Granted the will to use statistics properly, there are now better methods than the census, quick as well as inexpensive. These are labeled sample surveys; the technique is very well known. One counts a small percentage and estimates the total. Besides, there exist methods for showing the limits of accuracy of this estimate, so that a suitable margin may be allowed. I do not mean to go into details, which will bore most of you. But if enough is known of the various types of villages, then a sample of nor more than 5% of the villages, and often one of less than 1% would suffice to give all essential information’s. The sample has to be scattered properly, every type of village must be proportionately repre¬sented. Some common sense has to be used. The actual sample must be studied efficiently and information about it obtained with complete truth and accuracy.

This type of sample survey gives data within a couple of weeks which would take over a year to obtain the complete enumeration. Its main uses are two: in industry and mass-production for control of quality and uniformity of the product. For example, cement from different kilns in different places differs in quality. Even different runs of the same kiln show a substantial variation. But the engineer can allow for this in his construction work if, with each run, he is given a test figure of the average strength and the standard deviation. These can be calculated by one person, with a double handful of cement from each batch, properly sampled. One such statistical assistant could easily be employed by every cement factory, sugar combine, or similar industrial enterprise. The total output of such enterprises, of course, is easily counted ; in such cases one has both the census type and the sampling type of statistics.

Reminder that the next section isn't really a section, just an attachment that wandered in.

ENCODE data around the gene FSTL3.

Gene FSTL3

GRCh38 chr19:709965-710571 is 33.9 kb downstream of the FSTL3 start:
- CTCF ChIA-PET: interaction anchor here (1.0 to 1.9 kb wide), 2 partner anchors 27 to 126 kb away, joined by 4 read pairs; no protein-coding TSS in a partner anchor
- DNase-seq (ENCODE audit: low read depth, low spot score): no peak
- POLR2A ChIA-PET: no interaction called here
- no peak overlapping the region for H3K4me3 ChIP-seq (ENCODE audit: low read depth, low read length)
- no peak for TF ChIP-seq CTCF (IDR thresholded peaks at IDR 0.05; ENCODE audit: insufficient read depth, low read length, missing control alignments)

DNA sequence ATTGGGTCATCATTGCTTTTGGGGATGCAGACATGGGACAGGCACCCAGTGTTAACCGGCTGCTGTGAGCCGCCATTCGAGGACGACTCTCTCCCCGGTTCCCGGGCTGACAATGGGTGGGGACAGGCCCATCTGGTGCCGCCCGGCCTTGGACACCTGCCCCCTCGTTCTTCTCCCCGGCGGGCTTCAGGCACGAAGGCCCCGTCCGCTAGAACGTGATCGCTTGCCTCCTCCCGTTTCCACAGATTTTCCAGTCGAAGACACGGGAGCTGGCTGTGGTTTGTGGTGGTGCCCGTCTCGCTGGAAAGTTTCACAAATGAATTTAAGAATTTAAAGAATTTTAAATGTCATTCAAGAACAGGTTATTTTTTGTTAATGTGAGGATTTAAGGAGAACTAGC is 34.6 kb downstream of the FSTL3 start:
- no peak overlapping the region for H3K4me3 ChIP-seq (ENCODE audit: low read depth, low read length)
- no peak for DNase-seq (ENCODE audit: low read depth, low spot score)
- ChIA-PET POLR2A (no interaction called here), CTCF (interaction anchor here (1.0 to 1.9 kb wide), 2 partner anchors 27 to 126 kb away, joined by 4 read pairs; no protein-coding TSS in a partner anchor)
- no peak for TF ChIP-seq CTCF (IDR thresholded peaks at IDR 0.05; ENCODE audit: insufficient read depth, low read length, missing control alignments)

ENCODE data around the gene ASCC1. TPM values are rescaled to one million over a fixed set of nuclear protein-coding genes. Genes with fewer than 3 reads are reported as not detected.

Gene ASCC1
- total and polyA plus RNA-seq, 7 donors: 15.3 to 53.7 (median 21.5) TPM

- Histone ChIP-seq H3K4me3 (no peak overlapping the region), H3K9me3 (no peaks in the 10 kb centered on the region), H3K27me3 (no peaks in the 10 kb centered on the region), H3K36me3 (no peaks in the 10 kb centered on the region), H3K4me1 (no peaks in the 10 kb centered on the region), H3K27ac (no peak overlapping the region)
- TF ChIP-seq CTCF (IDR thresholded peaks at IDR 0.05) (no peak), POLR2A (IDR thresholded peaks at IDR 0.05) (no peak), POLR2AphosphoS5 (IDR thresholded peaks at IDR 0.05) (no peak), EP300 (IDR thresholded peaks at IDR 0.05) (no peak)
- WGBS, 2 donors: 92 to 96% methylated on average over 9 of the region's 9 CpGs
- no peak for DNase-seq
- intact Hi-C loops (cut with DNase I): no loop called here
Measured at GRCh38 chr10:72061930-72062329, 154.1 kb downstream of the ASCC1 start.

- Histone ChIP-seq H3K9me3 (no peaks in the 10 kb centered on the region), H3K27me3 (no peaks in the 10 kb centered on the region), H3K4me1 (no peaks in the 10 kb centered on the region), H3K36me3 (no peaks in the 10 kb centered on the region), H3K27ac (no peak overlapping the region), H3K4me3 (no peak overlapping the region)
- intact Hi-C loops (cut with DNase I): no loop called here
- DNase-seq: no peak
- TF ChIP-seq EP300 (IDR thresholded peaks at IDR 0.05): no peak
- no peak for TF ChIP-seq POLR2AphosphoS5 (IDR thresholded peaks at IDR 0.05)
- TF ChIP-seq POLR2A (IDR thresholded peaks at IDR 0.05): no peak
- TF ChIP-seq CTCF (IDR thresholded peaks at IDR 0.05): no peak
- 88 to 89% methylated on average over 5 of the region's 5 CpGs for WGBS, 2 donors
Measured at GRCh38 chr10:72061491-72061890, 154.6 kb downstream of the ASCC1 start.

With the agricultural raw materials, the situation is entirely different. Without a good forecast of the crop in advance, it is not possible to plan for export, for processing of the raw materials, or for that matter even to avoid famine. This forecast can easily be provided in spite of great local variation, by crop cutting experiments before the complete harvest is in. There are, naturally, even more efficient methods. Given the variety of seed, machine planting is practiced, simply counting the number of plants actually growing in uniform squares and taking a few ears from each square gives a surprisingly accurate estimate. I have seen this in the Dobruja, in Rumania, 400 plants were put down mechanically in each square meter; and the counting frames were one meter square. The reports were sent in by the wheat cooperatives in this case, and the central institute gives the crop estimate well in advance, allowing for natural disasters such as flood and drought. Not all of us are so fortunate as to have such large cooperatives and machine planting of wheat. In that case, I suggest that local experience could be used.